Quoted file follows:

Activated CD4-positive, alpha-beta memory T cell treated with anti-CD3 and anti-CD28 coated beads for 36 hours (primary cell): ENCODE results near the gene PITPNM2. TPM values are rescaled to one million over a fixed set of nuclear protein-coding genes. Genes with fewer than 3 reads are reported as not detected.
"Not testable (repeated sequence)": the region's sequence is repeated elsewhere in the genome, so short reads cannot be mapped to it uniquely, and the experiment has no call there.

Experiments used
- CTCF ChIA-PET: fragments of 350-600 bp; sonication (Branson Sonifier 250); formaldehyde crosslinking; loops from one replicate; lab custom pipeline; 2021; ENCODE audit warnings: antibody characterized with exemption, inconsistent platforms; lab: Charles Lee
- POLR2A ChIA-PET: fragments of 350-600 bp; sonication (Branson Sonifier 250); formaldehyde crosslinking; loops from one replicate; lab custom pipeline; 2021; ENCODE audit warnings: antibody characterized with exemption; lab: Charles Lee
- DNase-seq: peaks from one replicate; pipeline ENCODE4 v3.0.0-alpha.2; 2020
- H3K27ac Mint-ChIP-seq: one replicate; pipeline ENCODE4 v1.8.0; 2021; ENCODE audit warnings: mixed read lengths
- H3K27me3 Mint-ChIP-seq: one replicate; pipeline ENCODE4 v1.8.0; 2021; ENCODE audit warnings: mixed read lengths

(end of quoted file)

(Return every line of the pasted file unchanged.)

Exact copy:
Activated CD4-positive, alpha-beta memory T cell treated with anti-CD3 and anti-CD28 coated beads for 36 hours (primary cell): ENCODE results near the gene PITPNM2. TPM values are rescaled to one million over a fixed set of nuclear protein-coding genes. Genes with fewer than 3 reads are reported as not detected.
"Not testable (repeated sequence)": the region's sequence is repeated elsewhere in the genome, so short reads cannot be mapped to it uniquely, and the experiment has no call there.

Experiments used
- CTCF ChIA-PET: fragments of 350-600 bp; sonication (Branson Sonifier 250); formaldehyde crosslinking; loops from one replicate; lab custom pipeline; 2021; ENCODE audit warnings: antibody characterized with exemption, inconsistent platforms; lab: Charles Lee
- POLR2A ChIA-PET: fragments of 350-600 bp; sonication (Branson Sonifier 250); formaldehyde crosslinking; loops from one replicate; lab custom pipeline; 2021; ENCODE audit warnings: antibody characterized with exemption; lab: Charles Lee
- DNase-seq: peaks from one replicate; pipeline ENCODE4 v3.0.0-alpha.2; 2020
- H3K27ac Mint-ChIP-seq: one replicate; pipeline ENCODE4 v1.8.0; 2021; ENCODE audit warnings: mixed read lengths
- H3K27me3 Mint-ChIP-seq: one replicate; pipeline ENCODE4 v1.8.0; 2021; ENCODE audit warnings: mixed read lengths